[39]          Encyclical of the Eastern Patriarchs, 6.

[40]          Francis Dvornik, “Which Councils Are Ecumenical?” Journal of Ecumenical Studies, 3 (1966): 315.

[41]          North American Orthodox-Catholic Theological Consultation, The Filioque, 59.

[42]          Adam A. J. DeVille, Orthodoxy and the Roman Papacy: Ut Unum Sint and the Prospects of East-West Unity, (Notre Dame, Ind: University of Notre Dame Press, 2011), 22.

[43]          Schmidt, 36.

[44]          North American Orthodox-Catholic Theological Consultation, “Steps Toward a Reunited Church: A Sketch of an Orthodox-Catholic Vision for the Future”, Origins. 40, no. 23 (2010): 353-359, 2.

[45]          Pelikan, 184

[46]          Ott, 283.

[47]          Congregation for the Doctrine of the Faith, Doctrinal Commentary
on the Concluding Formula of the
 Professio fidei, available online:, accessed 18 April 2017; 5.

[48]          Ibid.

[49]          For a brief summary, see Pope Leo XIII’s papal encyclical entitled Satis Cognitum.

[50]          Leo XIII. Satis Cognitum, available online:, accessed 17 April 2017; 11.

[51]          Leo XIII, 12.

[52]          Ott, 282.

[53]          Ibid., 283.

[54]          Joint International Commission for the Theological Dialogue Between the Roman Catholic Church and the Orthodox Church. Ecclesiological and Canonical Consequences of the Sacramental Nature of the Church. Ecclesial Communion, Conciliarity and Authority, available online:, accessed 18 April 2017; 41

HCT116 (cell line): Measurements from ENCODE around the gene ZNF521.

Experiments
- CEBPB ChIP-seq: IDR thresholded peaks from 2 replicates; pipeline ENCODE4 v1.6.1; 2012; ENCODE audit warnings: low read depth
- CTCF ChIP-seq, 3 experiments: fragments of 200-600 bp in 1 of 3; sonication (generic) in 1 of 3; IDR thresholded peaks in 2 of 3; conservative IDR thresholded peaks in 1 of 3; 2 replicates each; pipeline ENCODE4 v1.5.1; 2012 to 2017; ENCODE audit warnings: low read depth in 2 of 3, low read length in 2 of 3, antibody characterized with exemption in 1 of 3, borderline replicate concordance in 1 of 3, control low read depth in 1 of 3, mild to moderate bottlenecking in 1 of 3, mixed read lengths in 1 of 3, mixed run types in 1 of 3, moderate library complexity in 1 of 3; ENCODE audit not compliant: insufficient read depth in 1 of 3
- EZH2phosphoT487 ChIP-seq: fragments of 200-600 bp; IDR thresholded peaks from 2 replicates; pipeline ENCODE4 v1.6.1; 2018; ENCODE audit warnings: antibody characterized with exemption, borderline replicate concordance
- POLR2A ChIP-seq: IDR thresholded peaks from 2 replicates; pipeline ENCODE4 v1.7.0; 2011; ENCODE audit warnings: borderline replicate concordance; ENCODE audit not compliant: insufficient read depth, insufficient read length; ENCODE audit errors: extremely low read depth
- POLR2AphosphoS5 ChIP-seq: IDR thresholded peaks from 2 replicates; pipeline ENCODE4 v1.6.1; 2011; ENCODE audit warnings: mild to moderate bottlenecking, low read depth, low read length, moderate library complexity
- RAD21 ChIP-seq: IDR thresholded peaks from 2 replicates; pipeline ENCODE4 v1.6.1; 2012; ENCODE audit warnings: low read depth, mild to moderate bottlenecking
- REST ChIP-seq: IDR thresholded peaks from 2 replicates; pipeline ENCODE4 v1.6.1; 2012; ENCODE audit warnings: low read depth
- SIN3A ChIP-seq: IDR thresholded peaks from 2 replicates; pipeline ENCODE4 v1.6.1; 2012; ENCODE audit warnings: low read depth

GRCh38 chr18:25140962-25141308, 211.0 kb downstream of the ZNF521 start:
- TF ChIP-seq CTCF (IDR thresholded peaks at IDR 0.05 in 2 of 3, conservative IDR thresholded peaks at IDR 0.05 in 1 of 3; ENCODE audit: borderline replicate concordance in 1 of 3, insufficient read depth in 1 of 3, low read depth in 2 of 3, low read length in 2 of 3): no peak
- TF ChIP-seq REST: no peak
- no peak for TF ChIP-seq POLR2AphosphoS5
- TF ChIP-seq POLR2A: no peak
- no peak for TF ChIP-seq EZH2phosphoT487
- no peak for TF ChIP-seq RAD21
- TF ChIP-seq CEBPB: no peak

[55]          Deville, 22.

[56]          North American Orthodox-Catholic Theological Consultation, Steps Toward a Reunited Church, 7.

[57]          Ibid.

[58]          Ibid.

[59]          Ibid.

[60]          Mshanga, Vitalis.  “You Are Peter: A Critical Analysis of the Orthodox View of Papal Primacy in View of an Alternative Way of Exercising Papal Primacy”. Journal of Ecumenical Studies. 45, no. 1 (2010): 130.

[61]          Ibid.

[62]          J. N. D. Kelly Early Christian Doctrines, (London: Adam & Charles Black, 1960), 407.

[63]          Joint International Commission for the Theological Dialogue Between the Roman Catholic Church and the Orthodox Church, Synodality and Primacy During the First Millennium: Towards a Common Understanding in Service to the Unity of the Church. Available online:, accessed 18 April 2017; 19.  Granted, this is not an admission that the Pope did not have universal jurisdiction, but merely that he did not exercise universal jurisdiction.

[64]          John Borelli and John H. Erickson, The Quest for Unity: Orthodox and Catholics in Dialogue : Documents of the Joint International Commission and Official Dialogues in the United States, 1965-1995, (Crestwood, NY: St. Vladimir’s Seminary Press, 1996), 155.

[65]          Robert George Stephanopoulos, “Christian Unity and the Petrine Ministry: Remarks of an Orthodox Christian”, Journal of Ecumenical Studies, 11 (1974): 314.

[66]          DeVille. 24.

[67]          Catechism of the Catholic Church (hereafter CCC),, accessed April 2017, 248.

[68]          Ibid., 245

[69]          Ibid., 266

[70]          Deville, 20.

[71]          Ibid.

[72]          John Paul II, Ut Unum Sint, available online:, accessed 17 April, 2017; 94.